John Michael McDonagh Declares ‘War on Everyone’

Movies Features

War on Everyone is the perfect title for John Michael McDonagh’s latest, a dark comedy that takes aim at, well… everyone. Or its two main characters do, anyway.  Michael Peña and Alexander Skarsgård play Bob and Terry, a pair of swaggering, play-by-my-own-rules policemen who spend their days participating in activities common to your average action comedy cop: Car chases, shootouts, arguing with a captain (Paul Reiser) who wants them to play by the rules.

Planting illegal drugs on informants.

Being racist, sexist, just about every –ist you can imagine.

Running over mimes.

You know. The usual.

“It’s a misanthropic film,” McDonagh explains. “[Bob and Terry] attack everybody. They’re not bullying one segment of the population. They’re actually across-the-board offenders.” There’s a plot to War on Everyone—a shaggy, meandering yarn involving a heist gone wrong, a nefarious British villain (Theo James) and his louche, swaggering right-hand man (an excellent Caleb Landry Jones), and some horses, maybe—but it’s not of much consequence, basically providing a framework for the audience to watch two horrible, hilarious characters be horrible and hilarious for 98 minutes. In a way, War on Everyone is the polar opposite of McDonagh’s last film, 2014’s Calvary, about a priest (Brendan Gleeson) who finds himself in a terrible situation specifically because he’s a good person. Conversely, McDonagh argues, War on Everyone is “about two bad men who do one good thing.”

The London-born and -based McDonagh has crafted a satire of American machismo and the U S of A's near-fetishization of the freedom-loving, gun-swinging cowboy archetype that, taken to its worst extreme, gives us police brutality and mass shootings. That’s part of the reason, McDonagh explains, that he shifted War on Everyone’s locale from South London to a “New Mexico, Western-type setting… In British crime movies, when a character pulls out a gun, it feels inauthentic," because guns aren’t prevalent in Britain--even the cops don't have them. "In America, it doesn’t. You can play around with all these tropes that we’re more used to in an American setting… The satirical aspect of the film is obviously going to be more apparent to an American audience. I assume that a European audience is going to take more of the straightforward, buddy-buddy black comedy [from it].”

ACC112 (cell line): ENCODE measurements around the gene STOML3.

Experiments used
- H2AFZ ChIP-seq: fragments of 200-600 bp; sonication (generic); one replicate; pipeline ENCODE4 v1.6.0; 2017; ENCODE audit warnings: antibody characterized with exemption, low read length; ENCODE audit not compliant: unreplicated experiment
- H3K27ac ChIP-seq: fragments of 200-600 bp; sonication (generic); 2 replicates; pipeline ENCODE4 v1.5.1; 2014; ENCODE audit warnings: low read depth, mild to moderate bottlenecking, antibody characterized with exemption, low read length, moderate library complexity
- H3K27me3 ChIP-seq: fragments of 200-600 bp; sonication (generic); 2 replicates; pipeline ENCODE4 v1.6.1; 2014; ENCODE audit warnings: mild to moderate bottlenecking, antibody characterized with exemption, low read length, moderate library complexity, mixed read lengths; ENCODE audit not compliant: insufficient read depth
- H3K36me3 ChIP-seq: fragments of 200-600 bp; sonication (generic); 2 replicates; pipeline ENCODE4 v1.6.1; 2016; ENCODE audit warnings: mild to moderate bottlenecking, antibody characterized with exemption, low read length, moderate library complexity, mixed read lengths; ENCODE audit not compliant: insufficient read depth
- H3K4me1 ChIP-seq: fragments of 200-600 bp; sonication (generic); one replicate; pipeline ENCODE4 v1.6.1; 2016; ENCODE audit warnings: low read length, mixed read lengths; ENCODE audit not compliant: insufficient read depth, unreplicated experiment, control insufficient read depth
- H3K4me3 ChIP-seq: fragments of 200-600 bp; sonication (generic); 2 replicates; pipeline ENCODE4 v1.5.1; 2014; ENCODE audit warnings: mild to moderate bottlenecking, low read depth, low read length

Satire can be a tricky thing. McDonagh, who also wrote the script, calls his film “confrontational,” noting that “when you’re laughing at characters, it kind of implies that you like them… [Bob and Terry] are such appalling people, but they are funny at the same time. So you’re putting the audience in maybe a slightly uncomfortable position.” McDonagh’s swum in those edgy comedic waters before; in his first feature, The Guard, there’s a recurring joke about how small-town Irish cop Gerry (Brendan Gleeson) is racist, or at least says racist things (“I thought black people couldn't ski. Or is that swimming?”) to get a rise out of his new partner, a black FBI agent played by Don Cheadle.  “As a filmmaker or an artist, you should be trying to come up with material that’s more original and that the audience hasn’t seen before, that they might be a little bit uncomfortable with,” McDonagh argues.

(Of interest to McDonagh fans: While there is not a Brendan Gleeson cameo in War on Everyone--you'd have thought it'd be easy to work him in as a crowd scene extra, but, shockingly, no one consulted me on the subject--John Michael McDonagh's writer/director brother Martin, of In Bruges fame, does appear briefly, in a photograph of a character's ex-boyfriend.)

So was there at any point something in War on Everyone that McDonagh, who also wrote the script, took out for going too far? “How do you know when you’ve gone too far? You only find out when you have gone too far,” he counters. “It’s only when you get into the editing and you’re watching it with some trusted people that you start to realize, ‘This joke is played more confrontational than I intended it to be.’” As an example, there’s a scene where Terry plays tennis against a duo of niqab-wearing Muslim women, who thoroughly thrash him. Terry’s response—“No need for a fuckin’ Jihad”—is followed by Bob telling another character that “I can’t take him anywhere.” Originally, “I had cut it where it just ends on the Jihad line, so we can’t get a kind of commentary of what Terry’s just said. There’s no acknowledgement that it’s going too far," says McDonagh. "I was always looking for moments where I could let the audience off the hook and say, ‘These guys are bad, but we know they’re bad. We’re not trying to ask you to go along with saying some of the things they say and do.’”